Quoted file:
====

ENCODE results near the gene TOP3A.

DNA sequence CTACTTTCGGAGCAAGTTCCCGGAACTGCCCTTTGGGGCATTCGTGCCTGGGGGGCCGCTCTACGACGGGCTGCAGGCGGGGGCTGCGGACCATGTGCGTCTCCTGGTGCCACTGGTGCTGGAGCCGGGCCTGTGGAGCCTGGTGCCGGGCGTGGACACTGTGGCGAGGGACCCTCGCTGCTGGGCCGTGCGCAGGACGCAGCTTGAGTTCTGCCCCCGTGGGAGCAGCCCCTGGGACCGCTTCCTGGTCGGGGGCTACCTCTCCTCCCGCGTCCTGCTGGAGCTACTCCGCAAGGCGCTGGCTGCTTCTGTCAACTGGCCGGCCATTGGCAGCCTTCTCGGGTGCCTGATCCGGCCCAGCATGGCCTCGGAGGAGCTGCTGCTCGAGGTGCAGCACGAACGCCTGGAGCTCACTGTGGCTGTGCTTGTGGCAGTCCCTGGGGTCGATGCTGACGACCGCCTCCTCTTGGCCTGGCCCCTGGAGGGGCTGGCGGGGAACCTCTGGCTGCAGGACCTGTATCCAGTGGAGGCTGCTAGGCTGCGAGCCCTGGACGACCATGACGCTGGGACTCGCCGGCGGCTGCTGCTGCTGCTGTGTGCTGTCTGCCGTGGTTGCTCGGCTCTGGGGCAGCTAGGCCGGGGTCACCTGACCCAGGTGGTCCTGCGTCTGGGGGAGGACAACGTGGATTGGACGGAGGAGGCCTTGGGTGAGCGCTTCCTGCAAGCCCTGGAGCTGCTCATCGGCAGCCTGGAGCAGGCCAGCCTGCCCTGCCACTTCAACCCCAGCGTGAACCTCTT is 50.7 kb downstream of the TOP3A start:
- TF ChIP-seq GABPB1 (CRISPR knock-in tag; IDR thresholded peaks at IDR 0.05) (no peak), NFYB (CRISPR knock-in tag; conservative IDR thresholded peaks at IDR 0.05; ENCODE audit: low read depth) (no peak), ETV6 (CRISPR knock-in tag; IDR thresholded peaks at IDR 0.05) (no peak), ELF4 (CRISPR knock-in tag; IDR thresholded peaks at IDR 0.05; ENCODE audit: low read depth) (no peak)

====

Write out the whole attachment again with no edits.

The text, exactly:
ENCODE results near the gene TOP3A.

DNA sequence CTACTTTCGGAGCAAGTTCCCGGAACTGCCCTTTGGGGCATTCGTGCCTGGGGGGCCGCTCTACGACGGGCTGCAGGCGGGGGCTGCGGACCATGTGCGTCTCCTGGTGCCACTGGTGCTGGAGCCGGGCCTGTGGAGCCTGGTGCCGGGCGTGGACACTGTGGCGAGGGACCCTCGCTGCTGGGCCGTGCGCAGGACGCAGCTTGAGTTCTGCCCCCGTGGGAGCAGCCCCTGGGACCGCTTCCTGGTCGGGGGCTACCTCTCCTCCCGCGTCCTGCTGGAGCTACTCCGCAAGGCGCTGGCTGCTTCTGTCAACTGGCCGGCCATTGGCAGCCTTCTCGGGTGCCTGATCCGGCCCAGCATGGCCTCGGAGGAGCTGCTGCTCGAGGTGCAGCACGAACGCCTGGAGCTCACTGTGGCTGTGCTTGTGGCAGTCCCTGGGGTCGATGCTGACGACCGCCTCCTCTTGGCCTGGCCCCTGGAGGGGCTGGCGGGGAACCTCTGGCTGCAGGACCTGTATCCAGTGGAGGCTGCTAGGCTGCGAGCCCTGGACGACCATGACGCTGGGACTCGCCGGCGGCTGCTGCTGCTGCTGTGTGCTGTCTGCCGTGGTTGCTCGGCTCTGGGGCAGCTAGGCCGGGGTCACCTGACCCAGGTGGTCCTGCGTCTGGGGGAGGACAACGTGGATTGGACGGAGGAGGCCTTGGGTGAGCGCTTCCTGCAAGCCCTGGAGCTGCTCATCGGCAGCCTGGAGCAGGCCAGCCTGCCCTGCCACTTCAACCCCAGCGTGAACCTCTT is 50.7 kb downstream of the TOP3A start:
- TF ChIP-seq GABPB1 (CRISPR knock-in tag; IDR thresholded peaks at IDR 0.05) (no peak), NFYB (CRISPR knock-in tag; conservative IDR thresholded peaks at IDR 0.05; ENCODE audit: low read depth) (no peak), ETV6 (CRISPR knock-in tag; IDR thresholded peaks at IDR 0.05) (no peak), ELF4 (CRISPR knock-in tag; IDR thresholded peaks at IDR 0.05; ENCODE audit: low read depth) (no peak)